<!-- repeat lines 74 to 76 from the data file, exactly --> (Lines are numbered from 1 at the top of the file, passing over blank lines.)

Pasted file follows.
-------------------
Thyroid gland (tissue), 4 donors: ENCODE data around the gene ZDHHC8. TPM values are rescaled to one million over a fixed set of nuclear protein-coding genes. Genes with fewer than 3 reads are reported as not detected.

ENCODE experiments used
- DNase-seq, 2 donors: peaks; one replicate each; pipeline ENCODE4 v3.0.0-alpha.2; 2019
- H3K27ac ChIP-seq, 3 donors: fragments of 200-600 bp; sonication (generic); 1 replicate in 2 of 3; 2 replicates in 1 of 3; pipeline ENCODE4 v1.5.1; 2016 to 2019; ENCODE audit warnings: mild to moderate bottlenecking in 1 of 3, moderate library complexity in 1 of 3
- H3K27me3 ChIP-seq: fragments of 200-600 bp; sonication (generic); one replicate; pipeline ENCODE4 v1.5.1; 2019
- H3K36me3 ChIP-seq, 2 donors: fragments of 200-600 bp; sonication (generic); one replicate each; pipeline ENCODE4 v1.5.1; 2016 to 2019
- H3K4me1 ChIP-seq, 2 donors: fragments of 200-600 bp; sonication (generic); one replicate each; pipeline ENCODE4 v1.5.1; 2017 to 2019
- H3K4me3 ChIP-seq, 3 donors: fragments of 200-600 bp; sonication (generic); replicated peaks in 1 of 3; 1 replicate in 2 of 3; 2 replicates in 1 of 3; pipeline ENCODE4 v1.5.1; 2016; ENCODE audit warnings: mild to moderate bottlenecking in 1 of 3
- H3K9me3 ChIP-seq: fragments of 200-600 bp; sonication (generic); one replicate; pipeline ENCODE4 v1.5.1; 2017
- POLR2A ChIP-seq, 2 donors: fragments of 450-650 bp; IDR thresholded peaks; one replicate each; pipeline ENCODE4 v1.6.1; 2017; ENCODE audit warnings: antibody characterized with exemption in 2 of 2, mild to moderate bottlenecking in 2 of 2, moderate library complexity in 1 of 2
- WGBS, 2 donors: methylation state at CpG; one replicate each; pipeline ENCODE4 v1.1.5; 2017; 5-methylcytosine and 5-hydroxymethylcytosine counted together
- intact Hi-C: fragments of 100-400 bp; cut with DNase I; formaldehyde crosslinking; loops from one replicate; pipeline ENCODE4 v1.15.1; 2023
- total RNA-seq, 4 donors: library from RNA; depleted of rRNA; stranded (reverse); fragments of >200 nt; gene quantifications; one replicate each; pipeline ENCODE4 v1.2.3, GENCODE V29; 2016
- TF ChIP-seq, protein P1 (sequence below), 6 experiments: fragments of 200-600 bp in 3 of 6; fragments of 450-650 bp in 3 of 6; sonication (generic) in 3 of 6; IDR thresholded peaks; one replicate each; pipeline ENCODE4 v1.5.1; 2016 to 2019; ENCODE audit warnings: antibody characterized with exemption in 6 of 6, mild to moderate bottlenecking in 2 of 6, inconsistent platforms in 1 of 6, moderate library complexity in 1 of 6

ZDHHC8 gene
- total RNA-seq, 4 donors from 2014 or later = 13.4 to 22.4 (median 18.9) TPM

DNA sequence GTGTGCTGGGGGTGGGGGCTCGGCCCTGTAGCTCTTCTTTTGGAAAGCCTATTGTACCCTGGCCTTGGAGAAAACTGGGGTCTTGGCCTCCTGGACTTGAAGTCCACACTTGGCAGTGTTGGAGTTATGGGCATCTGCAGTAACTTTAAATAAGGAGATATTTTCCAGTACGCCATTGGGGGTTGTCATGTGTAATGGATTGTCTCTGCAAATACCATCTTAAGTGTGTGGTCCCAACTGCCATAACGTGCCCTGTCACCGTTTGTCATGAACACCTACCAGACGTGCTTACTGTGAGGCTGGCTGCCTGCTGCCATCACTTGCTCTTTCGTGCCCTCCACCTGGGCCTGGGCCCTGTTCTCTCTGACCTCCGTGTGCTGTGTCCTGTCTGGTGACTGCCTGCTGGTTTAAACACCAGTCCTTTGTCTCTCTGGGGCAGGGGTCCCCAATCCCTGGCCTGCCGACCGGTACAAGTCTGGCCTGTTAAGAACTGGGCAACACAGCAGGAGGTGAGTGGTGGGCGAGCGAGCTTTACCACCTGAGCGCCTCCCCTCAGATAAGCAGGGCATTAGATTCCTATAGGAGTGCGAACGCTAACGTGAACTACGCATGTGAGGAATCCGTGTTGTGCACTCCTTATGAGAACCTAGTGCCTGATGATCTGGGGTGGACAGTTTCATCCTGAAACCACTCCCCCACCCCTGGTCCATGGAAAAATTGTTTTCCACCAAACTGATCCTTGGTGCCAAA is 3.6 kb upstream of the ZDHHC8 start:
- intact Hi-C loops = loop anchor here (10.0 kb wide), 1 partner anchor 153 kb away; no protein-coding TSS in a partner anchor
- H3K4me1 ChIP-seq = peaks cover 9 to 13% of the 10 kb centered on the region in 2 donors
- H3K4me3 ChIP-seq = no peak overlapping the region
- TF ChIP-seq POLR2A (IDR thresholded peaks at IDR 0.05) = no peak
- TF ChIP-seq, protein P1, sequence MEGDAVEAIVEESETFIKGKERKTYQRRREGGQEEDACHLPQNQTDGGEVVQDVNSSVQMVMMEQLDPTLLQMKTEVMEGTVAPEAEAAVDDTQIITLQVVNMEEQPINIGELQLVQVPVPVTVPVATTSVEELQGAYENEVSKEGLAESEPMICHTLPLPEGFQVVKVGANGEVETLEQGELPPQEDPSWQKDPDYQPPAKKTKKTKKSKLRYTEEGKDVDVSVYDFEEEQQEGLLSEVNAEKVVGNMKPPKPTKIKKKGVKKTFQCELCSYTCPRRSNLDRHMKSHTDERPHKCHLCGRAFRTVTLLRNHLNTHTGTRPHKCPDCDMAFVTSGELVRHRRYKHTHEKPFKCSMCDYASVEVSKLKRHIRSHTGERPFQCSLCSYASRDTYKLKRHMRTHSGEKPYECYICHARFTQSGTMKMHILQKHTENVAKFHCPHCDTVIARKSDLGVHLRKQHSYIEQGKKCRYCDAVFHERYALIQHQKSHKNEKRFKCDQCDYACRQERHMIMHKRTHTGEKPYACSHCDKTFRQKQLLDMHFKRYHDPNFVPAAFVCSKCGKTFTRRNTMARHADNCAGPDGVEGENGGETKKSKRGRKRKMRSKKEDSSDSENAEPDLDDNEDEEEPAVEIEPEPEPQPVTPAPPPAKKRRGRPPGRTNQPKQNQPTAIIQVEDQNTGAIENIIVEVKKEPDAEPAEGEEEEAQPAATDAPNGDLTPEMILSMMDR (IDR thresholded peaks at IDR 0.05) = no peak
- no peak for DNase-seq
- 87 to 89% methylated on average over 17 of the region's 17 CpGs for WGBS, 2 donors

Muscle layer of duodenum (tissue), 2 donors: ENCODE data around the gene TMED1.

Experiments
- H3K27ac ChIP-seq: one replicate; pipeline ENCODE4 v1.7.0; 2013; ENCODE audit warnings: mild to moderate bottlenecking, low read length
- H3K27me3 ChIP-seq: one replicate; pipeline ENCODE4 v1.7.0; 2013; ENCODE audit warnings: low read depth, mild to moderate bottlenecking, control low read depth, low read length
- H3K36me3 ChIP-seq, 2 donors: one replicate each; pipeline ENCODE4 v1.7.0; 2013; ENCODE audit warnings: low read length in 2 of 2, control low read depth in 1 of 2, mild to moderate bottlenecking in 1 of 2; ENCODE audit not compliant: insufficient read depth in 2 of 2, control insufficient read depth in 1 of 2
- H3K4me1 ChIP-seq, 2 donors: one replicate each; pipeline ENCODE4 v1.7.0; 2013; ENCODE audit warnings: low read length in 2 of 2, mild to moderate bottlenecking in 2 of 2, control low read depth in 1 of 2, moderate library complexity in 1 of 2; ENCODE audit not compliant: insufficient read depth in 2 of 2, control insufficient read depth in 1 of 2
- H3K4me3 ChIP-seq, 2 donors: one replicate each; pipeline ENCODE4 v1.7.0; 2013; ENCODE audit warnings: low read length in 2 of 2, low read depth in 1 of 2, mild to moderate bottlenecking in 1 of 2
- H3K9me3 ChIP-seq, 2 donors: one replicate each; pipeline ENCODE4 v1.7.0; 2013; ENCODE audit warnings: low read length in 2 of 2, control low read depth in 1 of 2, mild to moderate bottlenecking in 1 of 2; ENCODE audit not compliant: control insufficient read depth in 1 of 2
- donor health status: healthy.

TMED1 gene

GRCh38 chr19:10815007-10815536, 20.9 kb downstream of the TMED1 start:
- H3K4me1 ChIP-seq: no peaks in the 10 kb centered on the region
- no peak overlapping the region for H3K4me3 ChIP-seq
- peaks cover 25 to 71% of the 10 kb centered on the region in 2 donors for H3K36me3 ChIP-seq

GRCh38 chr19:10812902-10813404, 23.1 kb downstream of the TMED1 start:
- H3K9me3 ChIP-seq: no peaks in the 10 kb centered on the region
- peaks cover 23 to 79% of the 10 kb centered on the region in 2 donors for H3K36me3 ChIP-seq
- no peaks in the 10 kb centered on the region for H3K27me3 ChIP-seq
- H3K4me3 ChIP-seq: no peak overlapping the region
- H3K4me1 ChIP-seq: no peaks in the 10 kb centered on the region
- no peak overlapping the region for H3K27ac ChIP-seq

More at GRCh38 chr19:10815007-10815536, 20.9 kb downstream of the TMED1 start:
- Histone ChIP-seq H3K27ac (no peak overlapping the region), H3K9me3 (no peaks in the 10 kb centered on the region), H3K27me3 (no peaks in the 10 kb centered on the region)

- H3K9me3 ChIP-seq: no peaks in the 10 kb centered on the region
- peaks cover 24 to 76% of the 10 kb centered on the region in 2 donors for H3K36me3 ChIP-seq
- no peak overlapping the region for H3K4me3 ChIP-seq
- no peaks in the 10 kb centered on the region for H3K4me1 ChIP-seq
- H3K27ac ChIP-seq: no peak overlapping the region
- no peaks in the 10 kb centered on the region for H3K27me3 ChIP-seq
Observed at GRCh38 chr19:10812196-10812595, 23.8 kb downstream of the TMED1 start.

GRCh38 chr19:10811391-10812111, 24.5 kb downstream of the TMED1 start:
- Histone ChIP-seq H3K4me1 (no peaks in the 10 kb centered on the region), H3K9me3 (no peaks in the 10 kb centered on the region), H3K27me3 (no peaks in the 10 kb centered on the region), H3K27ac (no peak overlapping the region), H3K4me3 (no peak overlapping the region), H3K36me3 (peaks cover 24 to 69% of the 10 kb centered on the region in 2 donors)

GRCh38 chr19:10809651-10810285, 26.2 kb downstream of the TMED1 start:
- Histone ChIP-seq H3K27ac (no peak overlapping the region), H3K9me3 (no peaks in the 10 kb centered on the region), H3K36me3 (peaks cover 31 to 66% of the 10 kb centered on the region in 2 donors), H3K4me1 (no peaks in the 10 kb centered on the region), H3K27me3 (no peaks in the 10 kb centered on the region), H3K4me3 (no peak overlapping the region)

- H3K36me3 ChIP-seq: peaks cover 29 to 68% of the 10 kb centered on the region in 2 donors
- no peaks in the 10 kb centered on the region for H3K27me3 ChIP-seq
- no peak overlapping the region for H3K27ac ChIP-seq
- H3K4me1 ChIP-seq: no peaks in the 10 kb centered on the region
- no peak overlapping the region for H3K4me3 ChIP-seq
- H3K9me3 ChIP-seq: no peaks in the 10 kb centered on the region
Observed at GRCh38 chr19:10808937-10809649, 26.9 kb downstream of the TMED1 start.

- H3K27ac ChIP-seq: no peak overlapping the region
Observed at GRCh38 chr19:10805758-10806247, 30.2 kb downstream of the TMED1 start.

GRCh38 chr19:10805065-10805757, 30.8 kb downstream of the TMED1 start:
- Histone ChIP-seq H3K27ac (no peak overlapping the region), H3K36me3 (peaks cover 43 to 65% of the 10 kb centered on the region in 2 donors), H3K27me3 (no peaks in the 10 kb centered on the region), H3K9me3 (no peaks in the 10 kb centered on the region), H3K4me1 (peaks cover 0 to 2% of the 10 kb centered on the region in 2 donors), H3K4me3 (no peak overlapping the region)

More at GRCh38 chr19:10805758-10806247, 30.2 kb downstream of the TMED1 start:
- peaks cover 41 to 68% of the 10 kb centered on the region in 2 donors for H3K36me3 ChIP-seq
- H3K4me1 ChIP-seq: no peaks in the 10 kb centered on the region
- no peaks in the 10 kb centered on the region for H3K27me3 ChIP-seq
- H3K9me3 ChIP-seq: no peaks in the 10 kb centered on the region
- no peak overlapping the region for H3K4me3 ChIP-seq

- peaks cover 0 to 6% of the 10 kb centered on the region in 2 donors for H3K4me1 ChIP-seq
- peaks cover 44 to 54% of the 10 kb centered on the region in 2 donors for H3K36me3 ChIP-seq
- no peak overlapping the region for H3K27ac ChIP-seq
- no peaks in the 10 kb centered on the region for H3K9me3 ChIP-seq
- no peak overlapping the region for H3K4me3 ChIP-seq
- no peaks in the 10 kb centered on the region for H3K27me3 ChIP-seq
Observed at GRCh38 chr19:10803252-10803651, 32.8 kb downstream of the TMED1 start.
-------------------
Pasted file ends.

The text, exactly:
- H3K9me3 ChIP-seq: no peaks in the 10 kb centered on the region
- no peak overlapping the region for H3K4me3 ChIP-seq

- peaks cover 0 to 6% of the 10 kb centered on the region in 2 donors for H3K4me1 ChIP-seq